Although there is no specific allusion to make an explicit link, part of the plot of Doctor Thorne seems to follow the pattern of a Roman comedy. Roman comedy deals in stock characters, one of whom is often a young boy in love, and another of whom is the boy’s beloved of questionable social status. By the end of comedies using this device, the girl’s heritage is revealed to be respectable, and an impossible marriage becomes possible. In Doctor Thorne, nothing changes about Mary’s being an illegitimate child, but her inheritance of a fortune allows for a happy ending: her economic status substitutes for her social status by birth.
For the classical meaning of Elysium, see the gloss in the commentary for Chapter 1 of The Warden. This image is used here to describe the happy state of the squire’s mind when he goes to bed after discovering that Mary is the heir of the Scatcherd fortune. He has been troubled lately by pecuniary problems, and thus his relieved state is described in these exceptional terms. [MD 2005]
the fox and the tail
A reference to one of Aesop’s fables, in which a fox loses her tail to a trap. The fox then tries to convince other foxes that they should remove their tails likewise, having deemed tails unnecessary now that she lacks one herself. The title of this chapter is an allusion to this story, and there are references to it within the chapter, as well. This is the chapter in which Mary comes to find out about her inheritance, and thus she “finds a tail,” unlike the fox in the story. Mary compares herself and her uncle to the fox in the fable, suggesting that maybe they only disdain wealth in others because they lack it themselves. Dr. Thorne in turn wonders if he and Mary, should they suddenly find themselves wealthy, would not be as boastful of their newfound money as the fox would be of a tail. Trollope asserts that all people are foxes looking for tails, i.e. wealth, either honestly or not; all foxes, says Trollope, would be happy to find a tail, no matter how much they may have despised or pretended to despise them before. [JM 2005]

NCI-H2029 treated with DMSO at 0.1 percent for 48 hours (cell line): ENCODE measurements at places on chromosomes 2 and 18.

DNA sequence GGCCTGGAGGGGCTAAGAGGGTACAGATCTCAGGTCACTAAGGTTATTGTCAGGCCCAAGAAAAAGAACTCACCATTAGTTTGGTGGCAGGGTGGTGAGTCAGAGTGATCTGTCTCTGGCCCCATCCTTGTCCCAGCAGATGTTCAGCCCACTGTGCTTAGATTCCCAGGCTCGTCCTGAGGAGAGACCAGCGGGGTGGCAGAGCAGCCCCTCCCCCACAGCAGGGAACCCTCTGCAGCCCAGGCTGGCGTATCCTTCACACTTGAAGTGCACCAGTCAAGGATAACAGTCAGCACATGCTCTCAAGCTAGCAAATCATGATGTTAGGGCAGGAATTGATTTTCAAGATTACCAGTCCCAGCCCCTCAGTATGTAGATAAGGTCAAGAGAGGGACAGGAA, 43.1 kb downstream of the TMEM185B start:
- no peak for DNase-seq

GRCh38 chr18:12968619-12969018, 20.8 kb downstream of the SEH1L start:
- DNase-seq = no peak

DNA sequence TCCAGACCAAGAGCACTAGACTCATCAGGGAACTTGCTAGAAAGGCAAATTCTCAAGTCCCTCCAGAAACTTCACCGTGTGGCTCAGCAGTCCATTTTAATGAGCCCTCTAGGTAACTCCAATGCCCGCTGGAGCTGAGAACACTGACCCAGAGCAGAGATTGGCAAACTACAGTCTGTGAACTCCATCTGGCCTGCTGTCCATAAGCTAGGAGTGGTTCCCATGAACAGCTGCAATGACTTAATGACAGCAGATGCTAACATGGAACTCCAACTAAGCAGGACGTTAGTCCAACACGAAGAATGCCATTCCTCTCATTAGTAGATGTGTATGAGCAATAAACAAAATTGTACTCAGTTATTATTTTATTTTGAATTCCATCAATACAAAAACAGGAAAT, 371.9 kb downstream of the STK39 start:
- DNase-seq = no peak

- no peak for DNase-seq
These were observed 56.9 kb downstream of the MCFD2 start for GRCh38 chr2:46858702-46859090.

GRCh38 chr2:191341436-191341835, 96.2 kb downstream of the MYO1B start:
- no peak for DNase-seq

Sources: A translation of the fable at Laura Gibbs’ Aesop site.
how the drop of water hollows the stone
Referencing Ovid, Gutta cavat lapidem, “a drop hollows a stone.” Frank Gresham persuades his father to a sort of implicit consent, not by one eloquent speech, but by often repeating his appeals. Thus his father is persuaded not all at once, but rather over time, bit by bit. [JM 2005]
Sources: Ovid, Epistulae Ex Ponto 4.10.5 (though Ovid may be repeating a common proverb).
into the middle
Horace in the Ars Poetica advises that epic poets should hurry to the middle of the story (in medias res) where the action itself happens. Otherwise, the writer will fall short of the audience’s expectations. When Frank goes to meet with Mr. Bideawhile, he intends to “rush into the middle of his subject”–that is to say that Frank intends to go directly into the events that have led to his current predicament. Frank is trying to take the advice of Horace. [TH 2005]
Sources: Horace, Ars Poetica 148.
When Frank is gloomy over his situation with Mary, Trollope uses this expression to describe his mood. Horace uses the same image in a different way in book 1 of his Epistles when he says, “take the cloud from your brow.” Trollope uses the image of the clouded brow repeatedly in his novels. [JC 2005]
Sources: Horace, Epistle 1.18.94.
the Spartan matron
Trollope is referring here to a particular story in book 3 of Plutarch’s Moralia in which a grandmother whose grandson has died in battle notes that it is better that he has died honorably than if he had survived through cowardice. Trollope compares this story with Lady Arabella’s wish for Frank to marry money. It is an apt comparison in that in both cases it is a case of quid pro quo where the quid is family honor (which the Greshams stand to lose along with their property if Frank fails to marry money) and the quo is, in a sense, the son himself (although Frank’s situation is certainly more figurative than the Spartan soldier’s). The reference to returning home on the shield is from another story also recorded by Plutarch in which the mother tells her son to either come back with his shield or on it. [JC 2005]
Sources: Plutarch, Moralia 3.240f and 3.241f.